By Brianna Rhodes, Special to the AFRO

The District of Columbia Office of Planning and Historic Preservation Office (HPO) launched a web-based heritage trail last month to recognize and honor the history of the African American Civil Rights Movement in Washington, D.C.

The 100-site trail details the heritage of civil rights in D.C., during the 20th century through historical photos and details that encapsulates the District’s involvement during that time.

Home Rule demonstration at the District Building, 1973. (Courtesy Photo reprinted with the permission of the D.C. Public Library, Start Collection, {The Washington Post}.)

The virtual trail, created under Mayor Muriel Bowser’s Administration, took close to two years to curate, and was developed under the African American Civil Rights Grant program by the U.S. Department of the Interior, National Park Service, according to DC Historic Sites. Kim Prothro Williams, the architectural historian at the D.C. Historic Preservation Office and the Office of Planning managed the grant project for HPO and the research and writing was conducted by a historical research consulting firm, Prologue DC, a historical research consulting firm hired under the grant.

Since D.C. became the first large city in the country to become mostly Black by 1957, the trail highlights many historical moments that took place in the nation’s capital during the civil rights era that not only made an impact across the country, but also locally. 

“As the federal city, D.C. was the site of significant events associated with the national Civil Rights Movement,” Williams said. “While these events, such as the March on Washington for Jobs and Freedom (1963) and the 1968 Poor People’s Campaign, were seminal events nationally, we thought it was important to highlight the people and activities that were taking place at the local level, as well.”

Sept. 22, 1963, one week after four young girls were killed in a church bombing in Birmingham, Al., the Congress for Racial Equality (CORE) organized a protest march from All Souls Church on Meridian Hill to Lafayette Square, joined by 10,000 marchers. (Courtesy Photo by Library of Congress, Prints and Photographs Division.)

“These events, such as the picketing of ‘Sanitary Grocery (Don’t Buy Where You Can’t Work)’  and the sit-ins at Thompson’s Restaurant, to name a couple, were a direct response to infringements of the rights of D.C. residents,” she added.

Many people, events and institutions played a pivotal role in the battle for civil rights, and the 100 historic sites chosen for the virtual tour tell the important stories that took place at local campaigns, courtrooms, churches, schools and protests in the District in order to fight for issues such as political representation, adequate housing, employment, health care and more.  

Williams said about 60 sites were chosen from the D.C. African American Heritage Trail, while the other forty were chosen by historians. Every site will continue to be updated with new information and details overtime, according to the site.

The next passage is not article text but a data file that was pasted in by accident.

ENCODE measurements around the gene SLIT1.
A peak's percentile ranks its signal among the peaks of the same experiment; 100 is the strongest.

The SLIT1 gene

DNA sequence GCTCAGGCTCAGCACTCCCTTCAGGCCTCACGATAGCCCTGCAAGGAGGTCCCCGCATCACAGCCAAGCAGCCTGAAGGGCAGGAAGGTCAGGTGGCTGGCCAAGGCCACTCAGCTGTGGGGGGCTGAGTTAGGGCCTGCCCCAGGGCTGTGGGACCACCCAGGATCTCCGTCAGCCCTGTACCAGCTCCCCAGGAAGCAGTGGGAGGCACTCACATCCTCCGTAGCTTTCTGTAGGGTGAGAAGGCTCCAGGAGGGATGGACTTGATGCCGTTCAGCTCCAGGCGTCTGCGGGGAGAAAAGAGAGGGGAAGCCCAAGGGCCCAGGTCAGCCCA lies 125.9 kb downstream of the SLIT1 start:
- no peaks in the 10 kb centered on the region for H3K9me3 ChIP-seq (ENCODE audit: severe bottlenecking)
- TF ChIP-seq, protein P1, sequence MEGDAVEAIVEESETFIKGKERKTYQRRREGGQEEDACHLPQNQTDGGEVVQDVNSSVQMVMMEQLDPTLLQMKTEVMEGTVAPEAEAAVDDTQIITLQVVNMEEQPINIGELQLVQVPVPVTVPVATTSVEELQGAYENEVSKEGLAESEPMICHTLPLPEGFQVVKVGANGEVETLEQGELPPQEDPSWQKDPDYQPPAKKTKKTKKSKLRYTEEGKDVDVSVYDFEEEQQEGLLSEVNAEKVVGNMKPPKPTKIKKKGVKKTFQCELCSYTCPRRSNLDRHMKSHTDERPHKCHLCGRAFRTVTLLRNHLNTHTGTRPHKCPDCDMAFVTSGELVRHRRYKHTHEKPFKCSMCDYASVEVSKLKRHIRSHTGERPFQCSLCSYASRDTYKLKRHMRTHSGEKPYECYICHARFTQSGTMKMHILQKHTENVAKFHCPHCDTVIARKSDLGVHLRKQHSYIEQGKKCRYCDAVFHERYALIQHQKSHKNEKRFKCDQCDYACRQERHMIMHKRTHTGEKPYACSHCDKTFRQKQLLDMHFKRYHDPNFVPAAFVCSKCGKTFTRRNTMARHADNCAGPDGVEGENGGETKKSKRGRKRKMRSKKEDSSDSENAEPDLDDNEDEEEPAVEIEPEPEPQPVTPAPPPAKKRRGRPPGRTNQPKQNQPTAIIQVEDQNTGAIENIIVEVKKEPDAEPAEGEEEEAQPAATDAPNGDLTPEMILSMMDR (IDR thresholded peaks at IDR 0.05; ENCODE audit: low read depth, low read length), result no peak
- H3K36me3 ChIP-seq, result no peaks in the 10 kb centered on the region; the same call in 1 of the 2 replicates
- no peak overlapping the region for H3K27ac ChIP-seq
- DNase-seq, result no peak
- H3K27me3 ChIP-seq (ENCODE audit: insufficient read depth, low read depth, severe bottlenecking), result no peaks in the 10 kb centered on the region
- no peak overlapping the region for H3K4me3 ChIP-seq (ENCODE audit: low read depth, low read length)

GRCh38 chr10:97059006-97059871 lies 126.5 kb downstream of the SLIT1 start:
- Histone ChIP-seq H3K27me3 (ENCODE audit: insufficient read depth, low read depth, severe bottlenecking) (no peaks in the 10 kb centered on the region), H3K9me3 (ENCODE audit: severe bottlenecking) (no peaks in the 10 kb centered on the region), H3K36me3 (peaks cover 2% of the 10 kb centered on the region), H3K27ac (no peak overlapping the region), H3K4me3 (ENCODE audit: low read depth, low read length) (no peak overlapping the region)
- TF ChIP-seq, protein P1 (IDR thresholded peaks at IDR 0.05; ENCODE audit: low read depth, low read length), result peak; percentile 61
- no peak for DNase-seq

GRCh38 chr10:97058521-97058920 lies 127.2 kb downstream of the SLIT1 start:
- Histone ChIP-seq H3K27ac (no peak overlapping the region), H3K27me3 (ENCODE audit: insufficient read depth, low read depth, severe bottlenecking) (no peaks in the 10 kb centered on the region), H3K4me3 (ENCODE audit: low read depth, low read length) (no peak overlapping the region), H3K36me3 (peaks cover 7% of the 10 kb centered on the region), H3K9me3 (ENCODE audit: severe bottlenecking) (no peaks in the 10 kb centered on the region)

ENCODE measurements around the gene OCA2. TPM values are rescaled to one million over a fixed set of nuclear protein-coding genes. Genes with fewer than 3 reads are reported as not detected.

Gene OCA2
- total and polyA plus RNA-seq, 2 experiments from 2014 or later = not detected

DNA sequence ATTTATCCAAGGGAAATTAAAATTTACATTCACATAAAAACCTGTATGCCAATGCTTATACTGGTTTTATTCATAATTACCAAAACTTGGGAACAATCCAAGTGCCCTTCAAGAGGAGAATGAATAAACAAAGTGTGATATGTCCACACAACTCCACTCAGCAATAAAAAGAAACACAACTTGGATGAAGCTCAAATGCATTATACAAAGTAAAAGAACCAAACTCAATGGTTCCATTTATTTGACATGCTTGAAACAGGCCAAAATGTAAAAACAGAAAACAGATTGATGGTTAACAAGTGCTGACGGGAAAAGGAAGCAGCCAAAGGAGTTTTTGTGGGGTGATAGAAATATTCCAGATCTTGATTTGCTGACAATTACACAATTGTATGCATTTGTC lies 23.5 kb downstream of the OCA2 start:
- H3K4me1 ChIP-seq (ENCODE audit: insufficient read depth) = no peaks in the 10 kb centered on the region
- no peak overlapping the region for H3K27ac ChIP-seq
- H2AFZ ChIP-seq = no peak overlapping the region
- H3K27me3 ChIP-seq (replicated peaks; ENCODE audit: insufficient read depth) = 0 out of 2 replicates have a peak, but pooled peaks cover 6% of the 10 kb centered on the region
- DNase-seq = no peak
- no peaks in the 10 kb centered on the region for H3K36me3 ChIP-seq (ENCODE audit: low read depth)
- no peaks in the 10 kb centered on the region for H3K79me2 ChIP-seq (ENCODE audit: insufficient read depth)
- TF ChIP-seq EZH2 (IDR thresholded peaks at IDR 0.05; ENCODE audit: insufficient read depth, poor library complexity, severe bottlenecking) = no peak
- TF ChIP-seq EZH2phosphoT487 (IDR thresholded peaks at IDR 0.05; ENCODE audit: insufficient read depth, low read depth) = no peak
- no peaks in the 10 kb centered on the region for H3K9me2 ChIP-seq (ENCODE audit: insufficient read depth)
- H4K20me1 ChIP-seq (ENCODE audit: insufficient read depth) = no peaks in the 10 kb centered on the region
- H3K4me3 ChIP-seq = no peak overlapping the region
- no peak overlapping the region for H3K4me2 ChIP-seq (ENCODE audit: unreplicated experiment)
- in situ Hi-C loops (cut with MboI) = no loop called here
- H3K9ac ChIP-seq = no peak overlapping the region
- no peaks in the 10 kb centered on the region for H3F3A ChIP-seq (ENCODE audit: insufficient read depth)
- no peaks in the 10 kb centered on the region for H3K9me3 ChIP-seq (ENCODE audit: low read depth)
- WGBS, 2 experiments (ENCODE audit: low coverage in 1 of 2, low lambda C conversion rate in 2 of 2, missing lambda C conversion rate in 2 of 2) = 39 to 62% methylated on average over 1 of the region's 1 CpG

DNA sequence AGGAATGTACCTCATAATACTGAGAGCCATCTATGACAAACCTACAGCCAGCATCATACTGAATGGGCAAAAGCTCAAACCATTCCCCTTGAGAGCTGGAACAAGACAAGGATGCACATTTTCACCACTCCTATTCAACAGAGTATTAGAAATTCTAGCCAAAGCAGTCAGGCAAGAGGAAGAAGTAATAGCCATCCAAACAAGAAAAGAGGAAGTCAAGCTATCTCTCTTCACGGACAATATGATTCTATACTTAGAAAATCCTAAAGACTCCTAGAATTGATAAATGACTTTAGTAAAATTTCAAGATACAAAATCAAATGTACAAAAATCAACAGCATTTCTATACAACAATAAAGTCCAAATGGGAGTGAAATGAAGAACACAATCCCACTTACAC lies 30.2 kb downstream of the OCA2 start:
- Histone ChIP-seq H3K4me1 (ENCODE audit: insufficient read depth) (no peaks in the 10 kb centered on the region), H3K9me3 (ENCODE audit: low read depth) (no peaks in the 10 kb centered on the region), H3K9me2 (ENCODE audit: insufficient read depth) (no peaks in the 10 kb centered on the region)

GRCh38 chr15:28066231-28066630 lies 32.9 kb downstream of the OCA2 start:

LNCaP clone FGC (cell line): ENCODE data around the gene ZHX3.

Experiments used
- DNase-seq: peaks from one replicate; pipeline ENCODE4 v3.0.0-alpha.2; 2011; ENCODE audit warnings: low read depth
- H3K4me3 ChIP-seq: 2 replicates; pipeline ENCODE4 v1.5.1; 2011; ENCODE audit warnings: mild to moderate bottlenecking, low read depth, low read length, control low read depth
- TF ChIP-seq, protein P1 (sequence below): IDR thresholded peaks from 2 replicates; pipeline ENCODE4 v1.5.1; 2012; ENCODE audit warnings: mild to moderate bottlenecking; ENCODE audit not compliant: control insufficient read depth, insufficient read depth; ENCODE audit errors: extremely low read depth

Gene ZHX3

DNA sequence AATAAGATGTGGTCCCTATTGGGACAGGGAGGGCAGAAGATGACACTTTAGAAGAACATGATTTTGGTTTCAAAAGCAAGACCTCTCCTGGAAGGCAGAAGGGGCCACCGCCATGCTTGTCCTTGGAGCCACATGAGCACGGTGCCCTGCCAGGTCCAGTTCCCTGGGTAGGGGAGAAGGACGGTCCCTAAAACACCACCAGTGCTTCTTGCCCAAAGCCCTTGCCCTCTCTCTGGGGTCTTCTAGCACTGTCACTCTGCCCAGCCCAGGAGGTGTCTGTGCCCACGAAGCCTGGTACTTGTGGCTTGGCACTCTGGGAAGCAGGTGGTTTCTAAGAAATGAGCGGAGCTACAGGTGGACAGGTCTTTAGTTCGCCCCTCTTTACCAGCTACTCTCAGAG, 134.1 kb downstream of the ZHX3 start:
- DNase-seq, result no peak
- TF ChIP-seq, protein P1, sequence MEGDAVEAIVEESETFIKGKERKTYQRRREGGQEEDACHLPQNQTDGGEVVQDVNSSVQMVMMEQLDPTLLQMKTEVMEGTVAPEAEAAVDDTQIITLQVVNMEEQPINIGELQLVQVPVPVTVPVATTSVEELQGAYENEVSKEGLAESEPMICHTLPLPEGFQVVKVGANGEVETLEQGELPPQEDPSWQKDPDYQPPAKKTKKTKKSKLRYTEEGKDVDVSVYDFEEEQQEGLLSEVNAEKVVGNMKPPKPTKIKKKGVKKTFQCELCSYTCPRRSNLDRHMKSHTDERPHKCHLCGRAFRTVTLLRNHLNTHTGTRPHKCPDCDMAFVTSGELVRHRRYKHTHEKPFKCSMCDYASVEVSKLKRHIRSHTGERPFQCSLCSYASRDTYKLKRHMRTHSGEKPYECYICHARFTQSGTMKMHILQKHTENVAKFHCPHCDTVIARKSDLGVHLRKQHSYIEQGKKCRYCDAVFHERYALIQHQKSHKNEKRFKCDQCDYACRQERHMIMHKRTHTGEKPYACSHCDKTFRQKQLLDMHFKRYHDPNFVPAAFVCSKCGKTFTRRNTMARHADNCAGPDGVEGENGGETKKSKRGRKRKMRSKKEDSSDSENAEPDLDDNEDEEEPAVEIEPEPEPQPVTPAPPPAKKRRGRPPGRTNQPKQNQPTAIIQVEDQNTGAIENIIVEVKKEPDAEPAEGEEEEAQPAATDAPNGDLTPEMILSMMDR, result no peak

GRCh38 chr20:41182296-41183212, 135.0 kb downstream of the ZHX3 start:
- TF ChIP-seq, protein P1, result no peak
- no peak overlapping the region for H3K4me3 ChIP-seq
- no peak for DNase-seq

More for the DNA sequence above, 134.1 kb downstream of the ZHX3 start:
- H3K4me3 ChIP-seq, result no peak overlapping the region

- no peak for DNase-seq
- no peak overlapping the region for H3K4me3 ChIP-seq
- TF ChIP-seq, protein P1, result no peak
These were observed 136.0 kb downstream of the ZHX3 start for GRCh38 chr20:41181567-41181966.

There a few photographs featured in the trail that stand out to Williams in particular. Some include a photo taken at the Anacostia pool that shows terrifying racial violence when it was opened up for Black people. She also said the the photo of 10,000 people at the CORE protesting the 1963 church bombing in Birmingham portrays a s sense of hope. In addition, Williams said she loves the photo of activist, Mary Church Terrell picketing in front of Murphy’s Five and Dime store because it didn’t serve African Americans. 

One aspect of the Civil Rights Movement in D.C. that struck me is how powerful a force women were in the movement.  From educators and activists to businesswomen and journalists, women were front and center in the battle for racial equality,” Williams said. “I was also struck by the invaluable role that Howard University professors and students played in the Civil Rights Movement (such as Howard University, Howard University Law School, Charles Hamilton Houston, Thurgood Marshall, and James Nabrit).”

Williams said that she hopes that readers and viewers will be uplifted and inspired by stories about city residents, parents, activists and others who persevered for equality.

We hope that people realize what an important center for civil rights activism D.C. has been, not only because it’s the nation’s capital, but also because it was, starting in 1957, a majority African-American city and entirely disenfranchised,” Williams said. “D.C. residents couldn’t even vote for president until 1964, and we weren’t allowed to elect our mayor and city council until 1974. The fight for Home was an important civil rights battle that was unique to D.C.”

Williams also thanked those that helped make the project possible.

“We’d like to give a shout-out to Washington Area Spark for the enormous amount of work they have already done to document some of this history and to Patsy Fletcher at HPO who passed away earlier this year, for her deep knowledge and vision that were critical in the development of this tour,” Williams added. 

To take a tour of the 100-site trail, visit online at https://civilrightstour.dc.gov or use the DC Historic Sites mobile app and click on Tours: African American Civil Rights.